GMC Hummer EV review: Minus EV

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If you want an EV that makes sense, don’t buy the GMC Hummer EV. If you want an EV that’s affordable, don’t buy the GMC Hummer EV. If you want an EV that is efficient or luxurious, don’t buy the GMC Hummer EV.

Is there any reason to spend $110,000 on this gruesome behemoth? It took me a week to figure it out, and honestly I’m still wondering.

Size matters

I can refer to the Hummer as gigantic, but it’s really about the same length as its closest competitor, the Rivian R1T. However, it is so much wider that it requires running lights at the front and the squat windshield requires three wipers. When I’m behind the wheel, I feel like my passenger is in a different time zone. But hey, at least I have my own personal riding space, right?

Is there any reason to spend $110,000 on this gruesome behemoth?

Due to the extreme width, the side blind spots are pretty awful, so be prepared to use that surveillance system – you’ll need the extra help. Forward visibility is also compromised by that short windshield and long bonnet. I love the digital rear-view camera mirror with its wide-angle lens, but backing over the two-inch dirt-to-concrete edge in my driveway set the rear emergency brake on. Enthusiastically I can report that the truck immediately stops.

But where the Hummer really gets its sturdiness is its weight. GMC engineers equipped the Hummer with a huge 205 kWh battery, good for a range of 350 miles. All that battery power pushes the truck’s weight north of 9,000 pounds, and I feel every ounce from the driver’s seat, especially under braking.

Activate Watts to Freedom mode, also known as WTF mode (no, I’m not kidding – that’s what GMC calls it), and the three electric motors unleash all 1,000 horsepower, propelling the truck from a standstill to 60 mph in a GMC – estimated three seconds. I’m not going to lie – it’s super fun, but quitting is terrifying. The road narrows quickly when your truck is that heavy and can go that fast, so play carefully.

The Edition 1 tester I have is equipped with GM’s Super Cruise advanced driver assistance system. This hands-free technology can take over the throttle, braking and steering as long as the driver keeps their eyes up and the Hummer is on a compatible road. The system can automatically switch to a clear left lane to avoid slower cars, and it can even detect merging traffic or when a lane ends. But with the mass of this vehicle, I just don’t trust the braking. Whenever I have to stop for sudden traffic, I always take the wheel and brake manually. Maybe you’re a little more confident than I am.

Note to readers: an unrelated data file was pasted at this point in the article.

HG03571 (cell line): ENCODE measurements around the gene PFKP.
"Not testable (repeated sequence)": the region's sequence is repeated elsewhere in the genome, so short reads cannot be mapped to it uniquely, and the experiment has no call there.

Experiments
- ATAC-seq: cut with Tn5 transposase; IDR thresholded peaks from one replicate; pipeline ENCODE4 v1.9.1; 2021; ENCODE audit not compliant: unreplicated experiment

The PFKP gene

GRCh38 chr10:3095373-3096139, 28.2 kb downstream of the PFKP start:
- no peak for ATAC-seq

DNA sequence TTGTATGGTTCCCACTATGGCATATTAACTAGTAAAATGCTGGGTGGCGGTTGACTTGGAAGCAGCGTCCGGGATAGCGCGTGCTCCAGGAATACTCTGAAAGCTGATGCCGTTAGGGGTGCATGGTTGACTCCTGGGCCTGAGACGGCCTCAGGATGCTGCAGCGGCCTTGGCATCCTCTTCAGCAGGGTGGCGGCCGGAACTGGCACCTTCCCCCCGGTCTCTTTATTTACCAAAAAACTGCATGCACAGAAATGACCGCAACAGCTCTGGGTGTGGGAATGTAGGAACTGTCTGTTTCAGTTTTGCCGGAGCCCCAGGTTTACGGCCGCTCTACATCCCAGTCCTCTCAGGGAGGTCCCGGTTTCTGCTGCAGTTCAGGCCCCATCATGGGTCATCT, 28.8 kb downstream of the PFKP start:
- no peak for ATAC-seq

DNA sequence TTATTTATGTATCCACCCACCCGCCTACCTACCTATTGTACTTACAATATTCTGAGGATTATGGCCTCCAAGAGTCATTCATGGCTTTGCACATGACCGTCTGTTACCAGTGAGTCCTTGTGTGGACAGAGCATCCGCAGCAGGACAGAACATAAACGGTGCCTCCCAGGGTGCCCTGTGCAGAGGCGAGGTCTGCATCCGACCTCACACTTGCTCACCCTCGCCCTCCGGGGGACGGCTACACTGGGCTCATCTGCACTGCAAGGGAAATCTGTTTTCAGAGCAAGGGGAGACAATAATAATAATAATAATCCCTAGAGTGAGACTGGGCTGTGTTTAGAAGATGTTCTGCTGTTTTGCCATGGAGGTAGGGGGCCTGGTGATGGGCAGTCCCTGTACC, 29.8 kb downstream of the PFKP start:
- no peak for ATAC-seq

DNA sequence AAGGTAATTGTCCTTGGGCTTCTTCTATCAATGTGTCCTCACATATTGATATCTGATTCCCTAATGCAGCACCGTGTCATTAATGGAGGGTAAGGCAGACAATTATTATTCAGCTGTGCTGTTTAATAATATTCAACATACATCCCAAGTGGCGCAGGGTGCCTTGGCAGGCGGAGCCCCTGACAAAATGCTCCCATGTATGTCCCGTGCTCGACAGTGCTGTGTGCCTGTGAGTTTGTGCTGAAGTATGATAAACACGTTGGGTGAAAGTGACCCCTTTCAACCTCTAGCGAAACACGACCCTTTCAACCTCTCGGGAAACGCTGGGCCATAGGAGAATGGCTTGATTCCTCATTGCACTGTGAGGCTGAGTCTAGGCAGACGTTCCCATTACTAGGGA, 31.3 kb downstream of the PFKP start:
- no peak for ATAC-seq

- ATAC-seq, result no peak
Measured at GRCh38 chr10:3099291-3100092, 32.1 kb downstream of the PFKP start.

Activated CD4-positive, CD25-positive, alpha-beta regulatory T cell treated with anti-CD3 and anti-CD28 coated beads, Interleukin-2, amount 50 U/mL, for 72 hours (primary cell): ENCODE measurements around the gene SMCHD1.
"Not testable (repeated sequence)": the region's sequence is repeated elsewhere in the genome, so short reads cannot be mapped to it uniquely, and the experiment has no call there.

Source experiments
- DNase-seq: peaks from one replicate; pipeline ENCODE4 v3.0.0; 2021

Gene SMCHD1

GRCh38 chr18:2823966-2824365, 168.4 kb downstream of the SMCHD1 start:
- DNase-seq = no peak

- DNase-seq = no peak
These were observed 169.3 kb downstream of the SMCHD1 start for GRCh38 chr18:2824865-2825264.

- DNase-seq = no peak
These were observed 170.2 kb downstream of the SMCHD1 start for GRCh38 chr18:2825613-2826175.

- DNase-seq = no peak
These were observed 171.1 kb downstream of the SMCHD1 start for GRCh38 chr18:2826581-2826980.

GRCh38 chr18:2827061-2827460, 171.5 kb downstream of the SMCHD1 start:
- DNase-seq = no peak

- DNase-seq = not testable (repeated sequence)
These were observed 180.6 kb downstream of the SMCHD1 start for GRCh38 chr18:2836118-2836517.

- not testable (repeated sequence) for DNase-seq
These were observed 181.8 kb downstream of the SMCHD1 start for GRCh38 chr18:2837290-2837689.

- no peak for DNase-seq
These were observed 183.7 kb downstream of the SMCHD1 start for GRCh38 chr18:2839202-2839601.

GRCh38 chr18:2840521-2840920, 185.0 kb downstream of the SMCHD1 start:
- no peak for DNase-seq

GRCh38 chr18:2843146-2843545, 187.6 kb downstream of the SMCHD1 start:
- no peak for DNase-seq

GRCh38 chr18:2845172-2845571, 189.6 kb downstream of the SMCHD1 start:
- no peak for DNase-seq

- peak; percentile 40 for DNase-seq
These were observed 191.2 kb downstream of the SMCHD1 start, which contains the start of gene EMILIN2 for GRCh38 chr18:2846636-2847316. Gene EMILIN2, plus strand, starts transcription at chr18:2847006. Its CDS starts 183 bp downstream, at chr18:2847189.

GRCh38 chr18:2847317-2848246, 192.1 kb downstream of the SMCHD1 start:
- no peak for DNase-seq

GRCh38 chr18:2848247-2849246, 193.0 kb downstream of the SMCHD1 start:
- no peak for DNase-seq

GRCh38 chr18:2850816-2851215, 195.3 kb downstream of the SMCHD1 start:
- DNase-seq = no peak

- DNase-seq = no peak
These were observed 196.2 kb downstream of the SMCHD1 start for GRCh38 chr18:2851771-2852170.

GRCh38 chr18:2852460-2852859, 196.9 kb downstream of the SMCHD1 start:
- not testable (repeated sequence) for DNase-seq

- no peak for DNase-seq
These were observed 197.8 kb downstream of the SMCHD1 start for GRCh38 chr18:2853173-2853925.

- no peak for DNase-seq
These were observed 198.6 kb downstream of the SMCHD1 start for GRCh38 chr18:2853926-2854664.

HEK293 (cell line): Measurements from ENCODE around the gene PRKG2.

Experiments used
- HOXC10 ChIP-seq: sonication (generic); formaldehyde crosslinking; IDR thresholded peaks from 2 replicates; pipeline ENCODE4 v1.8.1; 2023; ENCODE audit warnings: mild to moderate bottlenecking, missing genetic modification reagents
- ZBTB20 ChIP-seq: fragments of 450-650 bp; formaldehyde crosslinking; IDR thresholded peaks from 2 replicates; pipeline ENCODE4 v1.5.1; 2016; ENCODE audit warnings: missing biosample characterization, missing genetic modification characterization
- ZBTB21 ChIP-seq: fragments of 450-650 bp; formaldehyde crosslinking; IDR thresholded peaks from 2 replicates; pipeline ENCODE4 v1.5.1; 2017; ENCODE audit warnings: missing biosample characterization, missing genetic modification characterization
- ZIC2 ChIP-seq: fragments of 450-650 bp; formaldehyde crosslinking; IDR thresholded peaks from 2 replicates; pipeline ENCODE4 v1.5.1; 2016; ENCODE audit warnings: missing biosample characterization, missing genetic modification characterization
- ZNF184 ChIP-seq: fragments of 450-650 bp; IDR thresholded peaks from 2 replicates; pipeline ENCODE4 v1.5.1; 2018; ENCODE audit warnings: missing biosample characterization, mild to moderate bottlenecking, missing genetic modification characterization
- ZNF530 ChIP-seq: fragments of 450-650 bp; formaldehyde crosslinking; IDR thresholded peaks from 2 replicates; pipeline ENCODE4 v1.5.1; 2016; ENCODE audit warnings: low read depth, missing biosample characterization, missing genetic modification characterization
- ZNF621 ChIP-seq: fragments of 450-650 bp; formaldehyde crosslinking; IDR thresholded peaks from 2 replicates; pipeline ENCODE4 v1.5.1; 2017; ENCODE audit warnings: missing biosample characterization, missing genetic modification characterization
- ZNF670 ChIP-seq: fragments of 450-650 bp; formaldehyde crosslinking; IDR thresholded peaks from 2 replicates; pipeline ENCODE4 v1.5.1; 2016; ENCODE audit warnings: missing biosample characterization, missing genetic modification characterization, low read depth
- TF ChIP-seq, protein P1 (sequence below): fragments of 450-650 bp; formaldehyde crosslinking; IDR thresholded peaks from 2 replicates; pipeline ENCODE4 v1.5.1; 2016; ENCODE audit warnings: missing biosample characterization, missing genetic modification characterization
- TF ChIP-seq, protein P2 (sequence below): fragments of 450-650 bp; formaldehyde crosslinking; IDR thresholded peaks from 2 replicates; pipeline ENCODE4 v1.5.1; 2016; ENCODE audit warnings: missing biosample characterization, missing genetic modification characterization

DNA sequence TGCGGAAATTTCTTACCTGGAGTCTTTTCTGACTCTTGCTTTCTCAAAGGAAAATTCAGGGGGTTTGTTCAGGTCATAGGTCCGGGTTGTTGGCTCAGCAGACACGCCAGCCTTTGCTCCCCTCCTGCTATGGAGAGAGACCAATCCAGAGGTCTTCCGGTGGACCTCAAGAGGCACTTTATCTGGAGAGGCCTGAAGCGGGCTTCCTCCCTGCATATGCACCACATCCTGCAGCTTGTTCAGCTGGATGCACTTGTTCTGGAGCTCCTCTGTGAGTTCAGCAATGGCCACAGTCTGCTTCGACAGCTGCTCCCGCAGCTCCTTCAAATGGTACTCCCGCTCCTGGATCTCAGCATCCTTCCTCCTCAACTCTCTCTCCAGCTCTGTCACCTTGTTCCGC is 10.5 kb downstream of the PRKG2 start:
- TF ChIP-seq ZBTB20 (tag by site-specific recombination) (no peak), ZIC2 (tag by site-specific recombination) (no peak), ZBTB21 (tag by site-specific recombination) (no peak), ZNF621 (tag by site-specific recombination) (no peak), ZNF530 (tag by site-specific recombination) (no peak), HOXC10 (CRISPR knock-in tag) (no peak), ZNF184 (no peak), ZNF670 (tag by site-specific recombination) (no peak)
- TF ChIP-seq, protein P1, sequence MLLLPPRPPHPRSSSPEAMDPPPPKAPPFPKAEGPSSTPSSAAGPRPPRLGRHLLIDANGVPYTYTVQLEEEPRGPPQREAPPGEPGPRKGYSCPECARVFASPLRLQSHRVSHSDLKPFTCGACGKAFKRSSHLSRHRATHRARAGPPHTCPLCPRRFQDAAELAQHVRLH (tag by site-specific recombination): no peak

The Hummer’s interior leans more towards practicality than luxury. The dashboard, center console and door panels have not an ounce of leather. There are heated and cooled seats, but for this six-figure price tag, I also want a massage function. I appreciate the removable roof panels, but they certainly create a lot of wind noise – or maybe that’s just the sound a two-ton tank makes when traveling at highway speeds. Either way, this is a noisy EV. Between the aggressive off-road tires and boxy body, don’t expect to ride in pure silence.

I’m not going to lie – it’s super fun, but quitting is terrifying

I like the 13.4-inch touchscreen with wireless Apple CarPlay and Android Auto. The graphics here are really cool thanks to the inclusion of Epic Games’ Unreal Engine video game platform. If you want Fortnite-quality graphics, the Hummer offers. GMC also uses some of Google’s built-in software, so Google Maps is included. The slightly smaller digital gauge cluster has a few different configurations, and it’s easy to use the controls on the handlebars to access various information on said screens.